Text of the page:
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Megafauna, micro-photos, an AI health-revealing ‘Time Machine’, and painting in a Sea of Light

National Science Week 4 mins read
Sea of Light (credit: Matt Byrne)

Dozens of Science Week stories around the Territory

  • Paint with a UV torch at ‘Sea of Light’, a light installation at MAGNT.
  • A health lab on wheels and AI ‘time machine’ shows impact of disease – Darwin, Daly River, and Tiwi Islands.
  • Young Territorians compete to take the best micro-photos.
  • How did megafauna-filled Alcoota lose its giant birds, wombats and marsupial lions, and become Australia's red centre?
  • Limurr dharr djiwarr: learning on Country.
  • Kooo-koo-kaa-kaa, croak, screeee… What is Australia’s favourite animal sound?

More on these highlights below.

Scientists, experts and event organisers are available for interview throughout National Science Week.

Read on for direct contact details for each event, or contact Tanya Ha – tanya@scienceinpublic.com.au or 0404 083 863.

Visit ScienceWeek.net.au/events to find more stories in your area.

Media centre here. Images for media here.

National Science Week in Northern Territory: highlights

Painting in a Sea of Light – The Gardens

Sea of Light invites people to explore how light is produced and perceived. Using a UV torch as a paintbrush, participants can paint and stencil their own voyage or create bioluminescent animals in the Discovery Centre at MAGNT.

Children and families can steer ships that leave glowing paths of light in their wake as they sail across the sea floor or create a floor of fireflies that fade as time steals their lanterns.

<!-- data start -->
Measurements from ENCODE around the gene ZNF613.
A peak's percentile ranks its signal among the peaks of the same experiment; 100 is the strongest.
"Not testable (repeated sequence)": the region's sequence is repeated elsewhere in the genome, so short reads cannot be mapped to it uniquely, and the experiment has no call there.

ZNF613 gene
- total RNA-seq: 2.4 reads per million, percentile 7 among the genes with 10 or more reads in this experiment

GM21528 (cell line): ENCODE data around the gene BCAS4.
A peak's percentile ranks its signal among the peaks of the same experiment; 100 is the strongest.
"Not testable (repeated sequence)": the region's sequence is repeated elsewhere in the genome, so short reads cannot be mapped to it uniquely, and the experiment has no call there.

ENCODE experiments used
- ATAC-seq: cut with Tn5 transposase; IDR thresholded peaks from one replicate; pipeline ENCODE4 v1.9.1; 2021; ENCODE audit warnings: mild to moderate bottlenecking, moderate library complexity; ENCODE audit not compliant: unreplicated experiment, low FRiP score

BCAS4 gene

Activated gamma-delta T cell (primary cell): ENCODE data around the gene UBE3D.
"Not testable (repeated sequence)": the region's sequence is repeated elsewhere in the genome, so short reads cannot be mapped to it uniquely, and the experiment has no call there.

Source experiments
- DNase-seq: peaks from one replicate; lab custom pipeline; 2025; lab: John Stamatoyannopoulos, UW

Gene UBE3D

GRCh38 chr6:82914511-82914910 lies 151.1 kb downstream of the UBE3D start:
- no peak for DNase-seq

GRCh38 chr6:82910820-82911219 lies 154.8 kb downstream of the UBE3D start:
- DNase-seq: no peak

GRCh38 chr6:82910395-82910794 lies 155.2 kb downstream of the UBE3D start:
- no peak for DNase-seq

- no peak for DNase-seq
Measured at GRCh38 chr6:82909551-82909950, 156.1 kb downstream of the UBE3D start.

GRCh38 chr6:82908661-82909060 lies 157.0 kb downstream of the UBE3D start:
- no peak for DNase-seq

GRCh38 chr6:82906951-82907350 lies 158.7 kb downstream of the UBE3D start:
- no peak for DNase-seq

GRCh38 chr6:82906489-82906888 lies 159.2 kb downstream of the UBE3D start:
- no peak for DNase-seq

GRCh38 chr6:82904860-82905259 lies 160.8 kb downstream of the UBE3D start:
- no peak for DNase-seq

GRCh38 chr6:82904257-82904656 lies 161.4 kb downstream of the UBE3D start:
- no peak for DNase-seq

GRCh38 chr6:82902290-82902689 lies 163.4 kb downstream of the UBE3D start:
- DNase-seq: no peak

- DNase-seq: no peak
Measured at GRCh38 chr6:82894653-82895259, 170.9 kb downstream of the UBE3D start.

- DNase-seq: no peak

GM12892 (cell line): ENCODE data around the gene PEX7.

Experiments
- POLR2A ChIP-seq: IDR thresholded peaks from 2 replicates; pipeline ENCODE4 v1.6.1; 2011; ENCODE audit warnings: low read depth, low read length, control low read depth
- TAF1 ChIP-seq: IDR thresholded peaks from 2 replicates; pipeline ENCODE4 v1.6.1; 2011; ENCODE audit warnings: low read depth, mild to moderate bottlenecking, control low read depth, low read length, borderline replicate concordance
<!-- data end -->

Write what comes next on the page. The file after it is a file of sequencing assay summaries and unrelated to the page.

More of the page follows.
Sea of Light brings together magical light and a gentle soundscape to create a unique adventure as part of Darwin Festival and National Science Week.

Tuesday 15 August - Sunday 20 August: www.scienceweek.net.au/event/sea-of-light/the-gardens

Media enquiries: Nicole Ogilvie, Nicole.Ogilvie@magnt.net.au or 08 8999 8264.

Dr Kirsti Abbott, Lucyna Kania and Dr Dan Edwards from the MAGNT science team are available for media interviews.

A health lab on wheels and AI ‘time machine’ shows impact of disease – Darwin, Daly River, and Tiwi Islands

Chronic diseases – such as diabetes and heart disease – cause suffering for thousands of Australians.

The Menzies HealthLAB – a clinic on wheels – lets people see heart and kidney ultrasounds, hear their heart beating, and try on ‘alcohol goggles’ that mimic raised blood alcohol levels.

An award-winning interactive Time Machine app completes the picture – literally – by showing how those choices affect appearance.